By Jonny Bakes
While it’s great experimenting with loads of genres and finding the new and exciting developments on the metal scene, sometimes you just need to ground yourself and get back to some distinctly old school sounds. There’s something almost universally adored in the styles of those bands who found success in the ‘70s and they arguable laid the foundations for the metal scene as it exists today. So it comes as no surprise that there are many bands who are dedicated to preserving that sound in their new releases, and the latest release from Savage Master definitely falls into this category.
Don’t let the album name fool you though. With the name ‘Myth, Magic And Steel’ you could easily be forgiven for thinking this was going to be an absolute cheese-fest of a power metal album – it’s not. Nor is it a bunch of b-sides from the Manowar discard pile to raise some extra money for a dedicated Manowar stage at UK festivals. So, let’s talk about what this album actually is then! First of all, it’s abundantly clear that the vocal talents of Stacey Savage are a clear focus, with her voice dominating each track on the album. Her voice is reminiscent of one of metal’s most prominent female stars – Doro, who springs to mind at multiple points during my first play through.
Production-wise, this is a very back to basics album, there’s no way that you could accuse Savage Master of overproduction on this album that’s for sure! This leads to a slightly raw and aged sound to the point where you could almost be convinced that you’re listening to a dusty cassette from the depths of your parent’s music collection. However, this works well with the general style of the album which will appeal to fans of ‘70s heavy metal, particularly fans of the likes of Judas Priest, Yngwie Malmsteen and Warlock. The riffs are fast, and the drums are relentless laying down the background for the occult themes to be conveyed with a smattering of doomy riffs thrown into the mix for good measure.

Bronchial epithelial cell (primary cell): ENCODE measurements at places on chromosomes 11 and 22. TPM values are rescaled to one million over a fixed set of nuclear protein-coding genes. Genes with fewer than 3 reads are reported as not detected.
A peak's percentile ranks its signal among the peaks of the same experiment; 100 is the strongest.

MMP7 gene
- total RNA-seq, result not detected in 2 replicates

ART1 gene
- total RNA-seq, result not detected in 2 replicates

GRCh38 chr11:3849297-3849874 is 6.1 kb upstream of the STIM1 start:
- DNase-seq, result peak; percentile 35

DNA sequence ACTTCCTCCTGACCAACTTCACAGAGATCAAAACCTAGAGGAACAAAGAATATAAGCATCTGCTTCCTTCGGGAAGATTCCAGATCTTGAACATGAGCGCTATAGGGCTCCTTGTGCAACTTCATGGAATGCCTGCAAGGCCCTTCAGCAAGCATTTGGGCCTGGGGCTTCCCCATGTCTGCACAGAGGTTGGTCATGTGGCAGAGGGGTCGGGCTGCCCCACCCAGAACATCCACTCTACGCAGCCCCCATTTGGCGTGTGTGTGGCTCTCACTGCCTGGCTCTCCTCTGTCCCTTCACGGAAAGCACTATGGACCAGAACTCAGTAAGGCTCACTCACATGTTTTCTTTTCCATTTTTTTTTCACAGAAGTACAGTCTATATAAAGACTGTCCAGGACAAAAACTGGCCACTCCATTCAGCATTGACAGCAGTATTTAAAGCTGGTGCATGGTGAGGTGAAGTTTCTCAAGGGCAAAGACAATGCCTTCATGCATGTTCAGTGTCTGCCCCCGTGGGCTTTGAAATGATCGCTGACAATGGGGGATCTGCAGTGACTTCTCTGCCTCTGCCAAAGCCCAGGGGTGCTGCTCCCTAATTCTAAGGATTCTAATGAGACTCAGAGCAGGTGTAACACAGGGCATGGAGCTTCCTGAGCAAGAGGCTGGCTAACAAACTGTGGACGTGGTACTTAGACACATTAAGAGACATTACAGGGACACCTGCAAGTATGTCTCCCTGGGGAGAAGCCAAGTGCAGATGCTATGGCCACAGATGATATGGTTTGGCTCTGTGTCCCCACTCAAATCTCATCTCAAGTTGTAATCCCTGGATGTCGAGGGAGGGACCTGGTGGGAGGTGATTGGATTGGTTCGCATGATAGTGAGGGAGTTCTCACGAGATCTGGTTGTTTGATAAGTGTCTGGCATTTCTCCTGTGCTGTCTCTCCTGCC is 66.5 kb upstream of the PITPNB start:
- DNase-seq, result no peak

‘The Owl’ is a particularly strong example of the doom streak in this album with a leading rift that is unmistakably influenced by Sabbath. Stacey’s warbling vocals are just as dominant here as she conveys the dark tale of hellfire and children burning. Whereas ‘Lady of Steel’ is more representative of the speed metal feel of the majority of the album which has a shredding riff and galloping rhythm with the addition of some great backing vocals to make this track particularly stand out. I can easily see this being a strong feature of their life repertoire! (They even managed to shoehorn the band name into this one)
Overall, I did enjoy this album but it’s not one that really grabbed me by the balls. It’s certainly something to check out for that feel of the ‘70s but I can see it dropping out of my playlists fairly quickly as it doesn’t have that sticking power for me. But that doesn’t mean that this is one to avoid, in fact I recommend that anyone who lives ‘70s heavy metal give this a go as it may also more to some than others!
- ‘Myth, Magic And Steel’ is out now. You can get your copy HERE.
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